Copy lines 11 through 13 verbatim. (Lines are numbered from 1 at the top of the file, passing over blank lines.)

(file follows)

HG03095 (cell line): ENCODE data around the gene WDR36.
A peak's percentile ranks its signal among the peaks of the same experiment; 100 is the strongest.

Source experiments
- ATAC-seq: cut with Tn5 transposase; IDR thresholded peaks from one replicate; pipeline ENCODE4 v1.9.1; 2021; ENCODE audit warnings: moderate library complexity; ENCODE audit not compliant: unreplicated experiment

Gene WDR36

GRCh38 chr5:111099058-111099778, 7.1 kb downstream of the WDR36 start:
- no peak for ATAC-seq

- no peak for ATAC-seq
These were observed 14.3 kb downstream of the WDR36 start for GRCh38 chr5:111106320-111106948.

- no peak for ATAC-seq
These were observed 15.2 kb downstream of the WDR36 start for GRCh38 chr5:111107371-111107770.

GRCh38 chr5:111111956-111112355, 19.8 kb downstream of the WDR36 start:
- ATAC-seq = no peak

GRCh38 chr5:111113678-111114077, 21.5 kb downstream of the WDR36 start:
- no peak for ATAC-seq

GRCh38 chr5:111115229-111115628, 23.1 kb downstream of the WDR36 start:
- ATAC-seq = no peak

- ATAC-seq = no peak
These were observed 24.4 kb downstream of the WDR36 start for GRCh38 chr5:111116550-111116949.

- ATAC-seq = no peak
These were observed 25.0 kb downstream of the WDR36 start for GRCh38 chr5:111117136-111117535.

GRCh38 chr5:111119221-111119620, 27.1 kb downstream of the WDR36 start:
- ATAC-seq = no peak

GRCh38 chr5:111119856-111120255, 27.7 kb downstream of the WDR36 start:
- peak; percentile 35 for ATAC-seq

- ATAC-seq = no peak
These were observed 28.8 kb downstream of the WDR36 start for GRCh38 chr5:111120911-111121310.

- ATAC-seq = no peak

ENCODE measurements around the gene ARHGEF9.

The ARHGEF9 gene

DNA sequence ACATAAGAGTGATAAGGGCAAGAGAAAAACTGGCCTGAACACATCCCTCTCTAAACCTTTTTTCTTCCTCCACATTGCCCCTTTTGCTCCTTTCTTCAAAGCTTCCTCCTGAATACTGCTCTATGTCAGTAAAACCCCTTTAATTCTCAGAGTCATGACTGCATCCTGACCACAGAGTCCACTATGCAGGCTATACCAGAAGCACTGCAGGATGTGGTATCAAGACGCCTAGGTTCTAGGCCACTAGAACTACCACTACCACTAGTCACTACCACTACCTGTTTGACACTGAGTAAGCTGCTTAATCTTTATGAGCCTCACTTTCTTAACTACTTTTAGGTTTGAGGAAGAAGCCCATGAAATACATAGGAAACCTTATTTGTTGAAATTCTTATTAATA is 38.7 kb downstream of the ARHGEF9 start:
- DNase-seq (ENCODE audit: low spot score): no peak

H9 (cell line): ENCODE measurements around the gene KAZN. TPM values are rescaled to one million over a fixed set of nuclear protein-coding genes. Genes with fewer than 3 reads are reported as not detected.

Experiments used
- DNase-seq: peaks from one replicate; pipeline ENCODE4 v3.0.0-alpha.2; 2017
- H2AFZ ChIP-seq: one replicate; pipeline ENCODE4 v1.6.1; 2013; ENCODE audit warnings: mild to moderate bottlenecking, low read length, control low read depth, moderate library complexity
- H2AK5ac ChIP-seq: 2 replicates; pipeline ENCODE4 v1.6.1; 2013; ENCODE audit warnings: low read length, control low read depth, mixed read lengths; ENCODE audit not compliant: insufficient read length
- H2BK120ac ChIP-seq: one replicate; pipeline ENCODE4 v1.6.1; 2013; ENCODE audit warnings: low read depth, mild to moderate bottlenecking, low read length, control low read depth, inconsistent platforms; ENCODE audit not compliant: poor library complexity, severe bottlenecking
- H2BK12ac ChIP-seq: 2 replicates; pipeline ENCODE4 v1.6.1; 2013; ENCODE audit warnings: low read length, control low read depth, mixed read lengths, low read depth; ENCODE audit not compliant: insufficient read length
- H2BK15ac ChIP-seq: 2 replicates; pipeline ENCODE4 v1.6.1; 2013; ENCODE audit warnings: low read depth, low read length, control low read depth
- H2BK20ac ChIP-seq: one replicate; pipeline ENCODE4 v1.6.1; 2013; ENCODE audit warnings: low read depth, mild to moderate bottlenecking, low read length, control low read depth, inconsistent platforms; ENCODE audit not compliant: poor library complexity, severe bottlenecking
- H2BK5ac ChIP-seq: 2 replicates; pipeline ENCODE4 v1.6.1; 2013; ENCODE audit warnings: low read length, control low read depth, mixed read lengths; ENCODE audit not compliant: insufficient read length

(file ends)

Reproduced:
These were observed 15.2 kb downstream of the WDR36 start for GRCh38 chr5:111107371-111107770.

GRCh38 chr5:111111956-111112355, 19.8 kb downstream of the WDR36 start:
- ATAC-seq = no peak